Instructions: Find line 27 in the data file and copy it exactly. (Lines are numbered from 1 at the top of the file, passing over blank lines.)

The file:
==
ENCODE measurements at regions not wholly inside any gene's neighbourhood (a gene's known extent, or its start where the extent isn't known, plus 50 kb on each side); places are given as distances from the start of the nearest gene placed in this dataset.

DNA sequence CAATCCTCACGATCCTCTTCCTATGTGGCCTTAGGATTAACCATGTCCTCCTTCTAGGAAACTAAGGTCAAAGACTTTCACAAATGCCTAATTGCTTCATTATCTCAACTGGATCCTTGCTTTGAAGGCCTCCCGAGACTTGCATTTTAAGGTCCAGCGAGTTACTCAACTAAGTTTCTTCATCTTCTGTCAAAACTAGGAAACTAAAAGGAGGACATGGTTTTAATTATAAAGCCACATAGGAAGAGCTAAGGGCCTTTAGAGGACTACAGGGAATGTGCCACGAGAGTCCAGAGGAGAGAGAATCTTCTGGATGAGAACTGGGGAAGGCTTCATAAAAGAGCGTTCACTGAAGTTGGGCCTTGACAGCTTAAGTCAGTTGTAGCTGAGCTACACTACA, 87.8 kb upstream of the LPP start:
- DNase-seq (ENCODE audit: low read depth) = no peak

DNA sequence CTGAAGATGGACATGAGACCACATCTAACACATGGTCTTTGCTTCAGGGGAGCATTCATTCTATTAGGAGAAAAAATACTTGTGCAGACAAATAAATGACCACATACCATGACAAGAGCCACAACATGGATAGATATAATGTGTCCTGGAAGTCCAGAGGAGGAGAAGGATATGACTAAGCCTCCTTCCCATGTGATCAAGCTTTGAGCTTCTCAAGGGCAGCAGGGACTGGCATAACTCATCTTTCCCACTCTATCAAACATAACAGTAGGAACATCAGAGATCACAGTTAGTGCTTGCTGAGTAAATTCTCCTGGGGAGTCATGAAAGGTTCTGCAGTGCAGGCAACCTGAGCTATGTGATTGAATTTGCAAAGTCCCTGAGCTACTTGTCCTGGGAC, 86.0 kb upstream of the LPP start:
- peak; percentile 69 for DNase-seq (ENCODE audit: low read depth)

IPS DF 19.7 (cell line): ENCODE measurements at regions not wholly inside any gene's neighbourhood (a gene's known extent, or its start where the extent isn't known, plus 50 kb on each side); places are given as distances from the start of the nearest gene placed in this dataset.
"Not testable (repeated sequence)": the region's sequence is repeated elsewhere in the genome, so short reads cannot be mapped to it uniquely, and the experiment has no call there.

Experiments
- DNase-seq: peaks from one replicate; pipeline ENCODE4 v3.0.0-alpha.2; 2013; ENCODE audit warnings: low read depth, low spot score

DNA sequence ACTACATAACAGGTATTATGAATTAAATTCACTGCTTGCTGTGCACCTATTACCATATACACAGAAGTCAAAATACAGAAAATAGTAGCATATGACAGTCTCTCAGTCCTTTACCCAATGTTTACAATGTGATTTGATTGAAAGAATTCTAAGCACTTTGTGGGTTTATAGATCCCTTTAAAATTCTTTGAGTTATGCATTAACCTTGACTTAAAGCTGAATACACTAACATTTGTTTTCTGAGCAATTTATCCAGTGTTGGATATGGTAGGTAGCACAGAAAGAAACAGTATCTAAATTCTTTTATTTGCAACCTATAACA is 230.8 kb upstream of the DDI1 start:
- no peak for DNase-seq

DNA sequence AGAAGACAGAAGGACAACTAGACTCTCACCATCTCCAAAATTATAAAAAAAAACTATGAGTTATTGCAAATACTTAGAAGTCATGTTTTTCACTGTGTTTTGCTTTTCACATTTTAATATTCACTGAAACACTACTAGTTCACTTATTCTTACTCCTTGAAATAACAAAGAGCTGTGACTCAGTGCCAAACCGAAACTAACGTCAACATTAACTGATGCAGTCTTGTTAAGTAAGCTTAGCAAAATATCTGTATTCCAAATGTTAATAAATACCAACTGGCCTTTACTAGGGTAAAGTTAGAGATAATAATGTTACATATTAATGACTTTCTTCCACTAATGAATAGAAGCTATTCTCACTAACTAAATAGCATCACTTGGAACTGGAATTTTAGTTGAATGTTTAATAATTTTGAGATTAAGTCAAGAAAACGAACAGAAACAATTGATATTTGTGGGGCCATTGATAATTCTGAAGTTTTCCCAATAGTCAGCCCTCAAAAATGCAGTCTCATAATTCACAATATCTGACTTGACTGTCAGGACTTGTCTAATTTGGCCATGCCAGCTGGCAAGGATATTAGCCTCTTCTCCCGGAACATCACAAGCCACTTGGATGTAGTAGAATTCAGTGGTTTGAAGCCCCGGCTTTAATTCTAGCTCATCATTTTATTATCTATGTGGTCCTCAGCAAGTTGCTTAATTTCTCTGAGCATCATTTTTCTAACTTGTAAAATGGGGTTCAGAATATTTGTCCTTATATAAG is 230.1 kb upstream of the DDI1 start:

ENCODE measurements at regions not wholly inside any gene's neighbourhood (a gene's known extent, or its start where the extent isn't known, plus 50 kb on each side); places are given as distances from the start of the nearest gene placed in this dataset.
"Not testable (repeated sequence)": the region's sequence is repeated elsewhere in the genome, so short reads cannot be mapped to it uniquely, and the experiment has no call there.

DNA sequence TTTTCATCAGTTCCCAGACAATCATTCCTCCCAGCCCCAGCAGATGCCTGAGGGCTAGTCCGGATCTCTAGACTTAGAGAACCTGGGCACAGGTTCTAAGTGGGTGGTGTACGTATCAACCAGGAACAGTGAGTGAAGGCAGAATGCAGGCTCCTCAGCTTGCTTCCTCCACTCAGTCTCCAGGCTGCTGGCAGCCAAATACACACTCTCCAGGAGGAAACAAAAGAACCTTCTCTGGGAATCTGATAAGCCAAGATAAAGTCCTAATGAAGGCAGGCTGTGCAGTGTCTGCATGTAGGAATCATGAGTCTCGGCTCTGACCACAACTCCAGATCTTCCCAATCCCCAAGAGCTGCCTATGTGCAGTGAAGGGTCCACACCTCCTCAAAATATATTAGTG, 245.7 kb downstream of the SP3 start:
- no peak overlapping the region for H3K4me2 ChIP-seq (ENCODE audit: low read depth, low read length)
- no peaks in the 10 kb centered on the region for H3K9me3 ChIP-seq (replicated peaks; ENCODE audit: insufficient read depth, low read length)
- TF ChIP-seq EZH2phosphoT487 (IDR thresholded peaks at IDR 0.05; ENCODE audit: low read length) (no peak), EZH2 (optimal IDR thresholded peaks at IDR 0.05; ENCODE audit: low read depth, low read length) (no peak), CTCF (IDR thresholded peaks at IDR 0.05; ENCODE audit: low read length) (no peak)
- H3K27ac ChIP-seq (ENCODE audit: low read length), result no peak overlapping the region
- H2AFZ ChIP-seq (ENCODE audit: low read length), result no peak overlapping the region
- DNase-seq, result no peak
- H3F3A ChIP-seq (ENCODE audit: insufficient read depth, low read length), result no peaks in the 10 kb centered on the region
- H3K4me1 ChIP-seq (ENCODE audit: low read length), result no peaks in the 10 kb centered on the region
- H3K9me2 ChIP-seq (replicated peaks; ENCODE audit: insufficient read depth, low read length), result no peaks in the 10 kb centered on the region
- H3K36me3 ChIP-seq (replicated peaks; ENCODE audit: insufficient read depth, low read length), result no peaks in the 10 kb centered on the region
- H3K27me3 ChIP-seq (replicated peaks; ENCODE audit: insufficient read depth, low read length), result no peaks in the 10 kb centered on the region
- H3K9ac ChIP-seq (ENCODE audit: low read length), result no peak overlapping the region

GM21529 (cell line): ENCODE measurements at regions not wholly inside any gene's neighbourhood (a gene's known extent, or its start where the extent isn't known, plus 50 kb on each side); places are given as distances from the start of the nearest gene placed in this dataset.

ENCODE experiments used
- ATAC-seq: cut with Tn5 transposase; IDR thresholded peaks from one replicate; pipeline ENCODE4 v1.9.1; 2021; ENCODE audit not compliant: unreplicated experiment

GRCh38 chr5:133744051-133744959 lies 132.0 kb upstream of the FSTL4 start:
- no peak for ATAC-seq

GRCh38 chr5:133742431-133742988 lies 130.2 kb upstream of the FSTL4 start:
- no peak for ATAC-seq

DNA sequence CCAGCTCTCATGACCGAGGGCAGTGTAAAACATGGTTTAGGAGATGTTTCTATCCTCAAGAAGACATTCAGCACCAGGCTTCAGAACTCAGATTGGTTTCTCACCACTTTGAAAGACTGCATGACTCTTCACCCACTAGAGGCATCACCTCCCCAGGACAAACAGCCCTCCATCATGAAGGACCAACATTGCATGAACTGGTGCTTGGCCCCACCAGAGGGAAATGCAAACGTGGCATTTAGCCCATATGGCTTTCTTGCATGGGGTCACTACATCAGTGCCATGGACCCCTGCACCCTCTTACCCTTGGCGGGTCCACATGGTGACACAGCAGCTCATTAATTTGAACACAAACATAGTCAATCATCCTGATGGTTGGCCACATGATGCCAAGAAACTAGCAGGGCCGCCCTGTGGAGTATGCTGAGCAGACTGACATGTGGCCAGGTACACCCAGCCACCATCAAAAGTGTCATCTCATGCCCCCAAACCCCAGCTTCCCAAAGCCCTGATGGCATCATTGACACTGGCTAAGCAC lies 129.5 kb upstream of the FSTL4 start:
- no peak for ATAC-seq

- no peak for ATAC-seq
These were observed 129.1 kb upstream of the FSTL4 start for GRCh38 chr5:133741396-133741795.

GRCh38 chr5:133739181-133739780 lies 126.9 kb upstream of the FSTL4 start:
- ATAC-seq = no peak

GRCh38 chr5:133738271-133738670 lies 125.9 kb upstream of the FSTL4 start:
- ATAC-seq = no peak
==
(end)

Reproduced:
- H3K9ac ChIP-seq (ENCODE audit: low read length), result no peak overlapping the region